For the pilot training, we have developed the G120TP Training System. This system consists of Computer Based Training, Virtual and Augmented Reality, a desktop trainer for the EFIS and several different simulation levels (Part task trainers, Egress Trainer) with the G120TP Simulator at the top end. The Sim features a 300×155° dome visual system which is pretty unique in this aircraft size. The visual system is available in a modular configuration so that it may be tailored to the end customers’ needs and budgets. A very important feature of the training system is the Mission support system. It allows us to plan, brief, fly and debrief the sortie (a training flight, editor’s note) with data derived from the Flight Data Recorder (FDR). The FDR is not mandatory for the size and weight of the G120TP but every user has chosen to install that option in order to have an unbiased record of the flight for debriefing. The FDR also features audio recording and can be augmented with the optional video system.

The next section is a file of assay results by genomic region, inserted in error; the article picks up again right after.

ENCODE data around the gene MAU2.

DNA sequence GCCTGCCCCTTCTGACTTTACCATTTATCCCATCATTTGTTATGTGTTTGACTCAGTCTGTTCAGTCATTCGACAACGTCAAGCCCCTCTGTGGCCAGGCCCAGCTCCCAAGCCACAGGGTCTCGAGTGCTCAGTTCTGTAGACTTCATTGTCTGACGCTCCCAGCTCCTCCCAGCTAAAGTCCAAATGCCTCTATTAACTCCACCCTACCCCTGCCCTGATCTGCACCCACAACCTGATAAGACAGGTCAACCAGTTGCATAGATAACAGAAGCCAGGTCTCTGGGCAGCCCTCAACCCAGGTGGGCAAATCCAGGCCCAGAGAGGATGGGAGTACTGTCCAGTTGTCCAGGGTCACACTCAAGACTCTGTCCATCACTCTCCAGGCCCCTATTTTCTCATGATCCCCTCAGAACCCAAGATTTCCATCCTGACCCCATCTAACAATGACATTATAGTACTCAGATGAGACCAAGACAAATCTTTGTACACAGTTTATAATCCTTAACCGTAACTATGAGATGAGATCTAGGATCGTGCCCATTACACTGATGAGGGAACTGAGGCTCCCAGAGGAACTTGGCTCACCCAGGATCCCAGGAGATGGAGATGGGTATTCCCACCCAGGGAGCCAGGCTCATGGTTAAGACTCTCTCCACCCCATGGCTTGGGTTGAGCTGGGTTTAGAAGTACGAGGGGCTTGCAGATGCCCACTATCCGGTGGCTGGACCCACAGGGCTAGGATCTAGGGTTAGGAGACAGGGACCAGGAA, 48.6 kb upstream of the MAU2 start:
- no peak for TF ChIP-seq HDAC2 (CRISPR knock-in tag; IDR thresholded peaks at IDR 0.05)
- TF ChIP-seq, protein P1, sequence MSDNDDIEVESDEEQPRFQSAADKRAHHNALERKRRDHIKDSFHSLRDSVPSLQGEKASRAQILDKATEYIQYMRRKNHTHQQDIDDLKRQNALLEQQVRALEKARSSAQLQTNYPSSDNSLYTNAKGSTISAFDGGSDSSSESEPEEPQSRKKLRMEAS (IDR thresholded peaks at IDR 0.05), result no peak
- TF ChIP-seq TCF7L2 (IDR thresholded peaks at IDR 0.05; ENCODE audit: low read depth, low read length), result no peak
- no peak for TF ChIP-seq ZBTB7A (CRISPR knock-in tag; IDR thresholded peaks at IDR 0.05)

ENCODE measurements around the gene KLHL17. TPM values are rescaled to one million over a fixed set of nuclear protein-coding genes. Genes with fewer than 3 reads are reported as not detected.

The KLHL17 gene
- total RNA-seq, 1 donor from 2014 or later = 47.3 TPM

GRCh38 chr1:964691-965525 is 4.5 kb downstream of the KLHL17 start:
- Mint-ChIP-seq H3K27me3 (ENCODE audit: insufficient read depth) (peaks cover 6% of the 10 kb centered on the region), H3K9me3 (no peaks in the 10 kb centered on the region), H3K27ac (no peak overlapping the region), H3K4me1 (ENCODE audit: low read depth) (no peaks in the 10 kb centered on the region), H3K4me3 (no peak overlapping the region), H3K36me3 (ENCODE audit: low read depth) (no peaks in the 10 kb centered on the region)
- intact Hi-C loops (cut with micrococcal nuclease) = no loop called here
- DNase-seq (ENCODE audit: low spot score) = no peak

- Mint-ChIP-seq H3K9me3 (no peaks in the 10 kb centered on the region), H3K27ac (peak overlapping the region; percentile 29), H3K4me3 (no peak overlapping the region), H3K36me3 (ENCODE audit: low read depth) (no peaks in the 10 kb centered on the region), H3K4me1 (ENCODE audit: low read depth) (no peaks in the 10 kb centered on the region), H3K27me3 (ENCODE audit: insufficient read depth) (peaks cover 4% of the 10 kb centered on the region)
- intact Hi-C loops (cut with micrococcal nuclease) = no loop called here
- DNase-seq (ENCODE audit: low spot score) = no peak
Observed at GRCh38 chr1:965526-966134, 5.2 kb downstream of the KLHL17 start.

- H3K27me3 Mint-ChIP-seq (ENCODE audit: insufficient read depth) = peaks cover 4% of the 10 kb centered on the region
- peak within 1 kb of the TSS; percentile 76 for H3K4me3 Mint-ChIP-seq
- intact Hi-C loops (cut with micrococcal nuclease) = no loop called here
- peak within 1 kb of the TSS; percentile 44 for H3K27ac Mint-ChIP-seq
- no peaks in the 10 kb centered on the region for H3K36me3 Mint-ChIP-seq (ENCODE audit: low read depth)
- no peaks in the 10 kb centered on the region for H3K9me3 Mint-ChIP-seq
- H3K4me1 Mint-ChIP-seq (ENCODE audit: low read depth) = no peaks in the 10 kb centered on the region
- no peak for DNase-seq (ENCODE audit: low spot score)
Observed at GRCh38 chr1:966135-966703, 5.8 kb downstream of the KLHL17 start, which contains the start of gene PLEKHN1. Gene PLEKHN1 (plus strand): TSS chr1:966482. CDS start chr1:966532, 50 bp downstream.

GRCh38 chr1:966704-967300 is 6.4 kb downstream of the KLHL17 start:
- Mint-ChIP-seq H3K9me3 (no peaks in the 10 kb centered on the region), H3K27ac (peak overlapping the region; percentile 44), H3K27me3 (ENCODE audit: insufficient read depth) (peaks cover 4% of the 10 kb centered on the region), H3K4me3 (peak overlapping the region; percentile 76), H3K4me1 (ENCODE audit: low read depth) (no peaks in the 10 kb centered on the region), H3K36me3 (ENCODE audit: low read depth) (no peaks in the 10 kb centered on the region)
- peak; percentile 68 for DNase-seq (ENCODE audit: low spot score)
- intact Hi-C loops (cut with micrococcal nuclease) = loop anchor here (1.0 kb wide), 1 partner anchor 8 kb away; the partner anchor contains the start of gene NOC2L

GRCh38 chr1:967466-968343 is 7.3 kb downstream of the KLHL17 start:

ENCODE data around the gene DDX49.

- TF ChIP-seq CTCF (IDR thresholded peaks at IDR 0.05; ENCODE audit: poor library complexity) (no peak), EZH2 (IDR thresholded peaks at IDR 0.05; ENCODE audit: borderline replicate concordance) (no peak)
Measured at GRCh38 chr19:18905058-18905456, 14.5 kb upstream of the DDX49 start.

The debriefing of a sortie is crucial for the progress of the students. The more lessons you learn in a sortie (also by making mistakes) the more you gain from it. But, if nobody points at your mistakes or has no means of getting the message to the student it is a wasted sortie. The FDR also enhances Flight Safety and Discipline since the instructors are “supervised“ as well during their flying.
How do you see global air forces developing? What are the future needs and key market trends? Where do you see the main challenges for military trainer manufacturers?